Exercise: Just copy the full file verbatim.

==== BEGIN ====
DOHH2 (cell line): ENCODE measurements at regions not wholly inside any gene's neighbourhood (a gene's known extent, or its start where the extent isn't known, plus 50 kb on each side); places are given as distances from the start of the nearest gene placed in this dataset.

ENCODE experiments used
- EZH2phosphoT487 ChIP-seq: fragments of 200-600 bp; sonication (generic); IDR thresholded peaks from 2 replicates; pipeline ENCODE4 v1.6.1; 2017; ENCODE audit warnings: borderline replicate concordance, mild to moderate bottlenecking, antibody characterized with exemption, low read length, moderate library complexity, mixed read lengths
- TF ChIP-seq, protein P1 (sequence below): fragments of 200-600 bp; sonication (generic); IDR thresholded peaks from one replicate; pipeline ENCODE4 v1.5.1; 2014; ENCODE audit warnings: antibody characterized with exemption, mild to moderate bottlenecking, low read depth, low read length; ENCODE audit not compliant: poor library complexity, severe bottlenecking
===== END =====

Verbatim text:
DOHH2 (cell line): ENCODE measurements at regions not wholly inside any gene's neighbourhood (a gene's known extent, or its start where the extent isn't known, plus 50 kb on each side); places are given as distances from the start of the nearest gene placed in this dataset.

ENCODE experiments used
- EZH2phosphoT487 ChIP-seq: fragments of 200-600 bp; sonication (generic); IDR thresholded peaks from 2 replicates; pipeline ENCODE4 v1.6.1; 2017; ENCODE audit warnings: borderline replicate concordance, mild to moderate bottlenecking, antibody characterized with exemption, low read length, moderate library complexity, mixed read lengths
- TF ChIP-seq, protein P1 (sequence below): fragments of 200-600 bp; sonication (generic); IDR thresholded peaks from one replicate; pipeline ENCODE4 v1.5.1; 2014; ENCODE audit warnings: antibody characterized with exemption, mild to moderate bottlenecking, low read depth, low read length; ENCODE audit not compliant: poor library complexity, severe bottlenecking